How to destroy a filesystem


The G1 ‘execute every command you type‘ bug naturally spawned ‘rm -rf /’ jokes. rm is the Linux command for deleting files. The -r and -f flags will cause it to remove files recursively and ignore confirmation. Executed as root it will annihilate the entire filesystem. Won’t it? [Jon Hohle] decided to test exactly how destructive the command was to *nix systems. How functional would the system be afterwards? He tested it side by side with the Windows equivalent, both ‘format c:’ and ‘del /F /S /Q’. He wanted to see what protections were available and what would be left working. Linux ended up completely broken while Windows, thanks to file locking, actually shutdown cleanly… and never came back. Some OSes, like Solaris, refuse to run the command ‘rm -rf /’ to prevent accidents.


  1. poisomike87 says:

    i did that in operating systems unix2 at my college

    so much fun watching stuff crash and burn lol

  2. Johnny says:

    Strange, I tried to format the system drive on a windows machine that I was decommissioning one time and I seem to remember windows refusing to allow it to run, even under an administrator account… this was under NT 4.0 I think?

  3. CalcProgrammer1 says:

    I tried this on my Ubuntu system (I was going to do a reformat upgrade to 8.10 anyways, so I decided to have fun with my existing install) and it deleted a lot of stuff (first my desktop icons, then my background, then other stuff) but it never completely destroyed the system. I was quite sad, I thought it’d be a nuclear meltdown and instead just a few user files deleted.

  4. scoobywan says:

    Kinda reminds me of messing with department stores by typing format C: /autotest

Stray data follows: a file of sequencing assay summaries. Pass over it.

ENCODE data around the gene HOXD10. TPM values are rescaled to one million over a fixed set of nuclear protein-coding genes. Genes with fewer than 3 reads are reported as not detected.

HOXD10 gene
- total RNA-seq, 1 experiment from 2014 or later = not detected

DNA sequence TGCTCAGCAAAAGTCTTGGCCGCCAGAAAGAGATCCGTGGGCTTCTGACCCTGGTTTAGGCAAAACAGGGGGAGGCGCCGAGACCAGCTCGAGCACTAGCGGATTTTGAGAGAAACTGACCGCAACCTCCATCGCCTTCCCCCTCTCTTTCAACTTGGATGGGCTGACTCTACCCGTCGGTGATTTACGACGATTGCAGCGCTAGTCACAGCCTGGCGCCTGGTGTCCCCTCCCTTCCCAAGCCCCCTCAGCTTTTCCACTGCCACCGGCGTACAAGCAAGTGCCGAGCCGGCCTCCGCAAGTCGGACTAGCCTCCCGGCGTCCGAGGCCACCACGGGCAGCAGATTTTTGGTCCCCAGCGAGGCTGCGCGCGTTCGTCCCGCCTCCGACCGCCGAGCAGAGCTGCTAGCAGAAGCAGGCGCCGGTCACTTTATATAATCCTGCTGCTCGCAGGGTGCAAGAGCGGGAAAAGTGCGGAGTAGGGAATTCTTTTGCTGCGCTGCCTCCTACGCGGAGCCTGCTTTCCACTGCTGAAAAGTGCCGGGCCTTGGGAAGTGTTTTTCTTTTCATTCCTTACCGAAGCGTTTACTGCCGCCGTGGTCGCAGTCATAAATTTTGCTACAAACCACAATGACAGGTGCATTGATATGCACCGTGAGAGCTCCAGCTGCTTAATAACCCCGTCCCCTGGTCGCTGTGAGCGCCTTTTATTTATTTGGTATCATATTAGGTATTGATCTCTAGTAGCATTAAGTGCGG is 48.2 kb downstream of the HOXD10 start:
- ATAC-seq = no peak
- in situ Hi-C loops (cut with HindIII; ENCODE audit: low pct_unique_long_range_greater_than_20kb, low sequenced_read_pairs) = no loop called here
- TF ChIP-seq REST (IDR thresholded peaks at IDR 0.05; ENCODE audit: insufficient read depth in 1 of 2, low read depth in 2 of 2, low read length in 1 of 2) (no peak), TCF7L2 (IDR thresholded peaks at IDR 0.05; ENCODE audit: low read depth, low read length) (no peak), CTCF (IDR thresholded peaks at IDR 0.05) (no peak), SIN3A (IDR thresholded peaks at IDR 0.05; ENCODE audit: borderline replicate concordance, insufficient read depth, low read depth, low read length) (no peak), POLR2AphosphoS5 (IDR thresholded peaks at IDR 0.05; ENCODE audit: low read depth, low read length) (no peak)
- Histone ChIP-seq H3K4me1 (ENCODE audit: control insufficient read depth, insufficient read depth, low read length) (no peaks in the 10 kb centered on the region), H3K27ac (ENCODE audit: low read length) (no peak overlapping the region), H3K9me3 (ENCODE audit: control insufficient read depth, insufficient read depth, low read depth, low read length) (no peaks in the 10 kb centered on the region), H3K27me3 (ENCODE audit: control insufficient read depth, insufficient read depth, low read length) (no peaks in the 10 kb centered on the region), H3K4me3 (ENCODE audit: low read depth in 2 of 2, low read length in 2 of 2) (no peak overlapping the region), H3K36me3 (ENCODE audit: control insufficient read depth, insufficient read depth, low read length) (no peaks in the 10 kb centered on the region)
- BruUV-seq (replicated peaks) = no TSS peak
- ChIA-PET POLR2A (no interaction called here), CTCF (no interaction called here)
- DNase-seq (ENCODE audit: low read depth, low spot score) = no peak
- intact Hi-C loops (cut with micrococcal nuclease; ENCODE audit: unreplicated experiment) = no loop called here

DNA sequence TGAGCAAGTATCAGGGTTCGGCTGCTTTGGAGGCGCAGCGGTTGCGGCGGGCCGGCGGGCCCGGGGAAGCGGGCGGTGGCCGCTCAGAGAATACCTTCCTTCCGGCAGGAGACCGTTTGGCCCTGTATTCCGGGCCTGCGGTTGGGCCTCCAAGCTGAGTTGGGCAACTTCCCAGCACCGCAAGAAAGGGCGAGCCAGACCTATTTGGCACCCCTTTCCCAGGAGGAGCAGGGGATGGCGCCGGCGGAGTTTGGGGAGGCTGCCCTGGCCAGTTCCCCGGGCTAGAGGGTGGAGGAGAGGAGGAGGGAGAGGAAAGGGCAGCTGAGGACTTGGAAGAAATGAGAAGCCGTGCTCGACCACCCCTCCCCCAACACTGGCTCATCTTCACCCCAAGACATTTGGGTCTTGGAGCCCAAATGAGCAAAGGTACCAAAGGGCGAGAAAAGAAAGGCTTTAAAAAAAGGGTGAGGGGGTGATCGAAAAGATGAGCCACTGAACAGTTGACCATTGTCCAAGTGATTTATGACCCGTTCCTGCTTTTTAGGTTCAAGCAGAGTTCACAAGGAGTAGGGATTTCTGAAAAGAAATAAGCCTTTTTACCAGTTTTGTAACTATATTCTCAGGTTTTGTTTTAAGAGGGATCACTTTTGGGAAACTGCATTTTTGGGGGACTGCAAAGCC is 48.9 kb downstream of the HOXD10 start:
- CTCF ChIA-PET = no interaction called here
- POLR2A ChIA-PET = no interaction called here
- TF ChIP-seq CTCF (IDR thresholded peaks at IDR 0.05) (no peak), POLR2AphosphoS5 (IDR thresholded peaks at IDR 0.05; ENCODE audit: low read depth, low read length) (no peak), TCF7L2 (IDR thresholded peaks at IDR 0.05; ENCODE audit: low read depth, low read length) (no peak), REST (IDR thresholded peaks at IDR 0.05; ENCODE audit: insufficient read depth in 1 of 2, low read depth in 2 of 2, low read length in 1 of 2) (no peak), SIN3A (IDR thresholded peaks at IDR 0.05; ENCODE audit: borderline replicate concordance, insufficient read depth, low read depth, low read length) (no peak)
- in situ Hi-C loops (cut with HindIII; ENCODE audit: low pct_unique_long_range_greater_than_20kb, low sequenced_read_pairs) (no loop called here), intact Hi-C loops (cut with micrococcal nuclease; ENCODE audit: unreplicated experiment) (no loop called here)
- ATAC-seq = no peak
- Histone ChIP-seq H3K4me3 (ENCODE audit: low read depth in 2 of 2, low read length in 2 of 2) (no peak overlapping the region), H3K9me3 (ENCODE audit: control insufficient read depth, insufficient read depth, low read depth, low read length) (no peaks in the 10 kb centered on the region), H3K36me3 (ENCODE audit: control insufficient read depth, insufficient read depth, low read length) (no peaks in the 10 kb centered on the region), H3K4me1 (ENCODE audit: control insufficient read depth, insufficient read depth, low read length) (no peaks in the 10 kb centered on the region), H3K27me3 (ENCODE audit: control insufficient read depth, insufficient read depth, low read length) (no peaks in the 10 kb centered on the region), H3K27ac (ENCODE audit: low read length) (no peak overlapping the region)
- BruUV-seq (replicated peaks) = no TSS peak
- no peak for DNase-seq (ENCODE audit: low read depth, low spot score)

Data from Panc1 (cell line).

I don’t know that autotest still works though.. last time I tried it was on win98 :)

  5. aoeu says:

    The solaris story mentions, that they got standards changed. Now I’m really tempted to check if my systems are compliant… Must no!@#$% CONNECTION LOST

  6. dandin1 says:

    On NT it might have told you that you must unmount the filesystem first. I myself was surprised by that very unix-sounding error message.

  7. realyst says:

    Looks like the webmaster tried it himself, the page is down :)

  8. O Mattos says:

    Unfortunately formatting the system drive doesn’t work on any version of Windows :(

    To be honest it really is shocking that other OS’s haven’t implemented proper compulsory file locking, since it adds quite a lot to the reliability of a system if it’s binaries can’t be patched/overwritten/upgraded while they’re executing.

  9. music says:

    “I tried this on my Ubuntu system … just a few user files deleted.”

    Sounds like you forgot to do “sudo rm -rf /”.

  10. Adam Ziegler says:

    Since when is “rm -rf /” equivalent to formatting a drive?

  11. funtimes says:

    dd if=/dev/zero of=/dev/sda

  12. MrChick says:

    We once got someone to try cat /dev/mouse > /dev/hda

    He swore to kill us, but he hasn’t done it… yet.

  13. joeuser says:

    newer versions of Solaris may refuse, but SunOS 4 would cheerfully execute rm -rf / – DAMHIKT (yes, you can do it accidentally, if your typing is sufficiently bad).

  14. issackelly says:

    I actually did this once, completely on purpose (ubuntu), meaning to mount and cp another filesystem in.. turns out mount and cp were both deleted, game over.

    Got it back up and running from a livecd though.

  15. pascal says:

    I once fell from my chair and right onto the return button while typing an rm-command, and sadly it said “/” at the time of my mishap. but lucily, my old iBook was so incredible slow at deleting (encrypted filesystem and two digit load average :D), that it barely emptied /bin.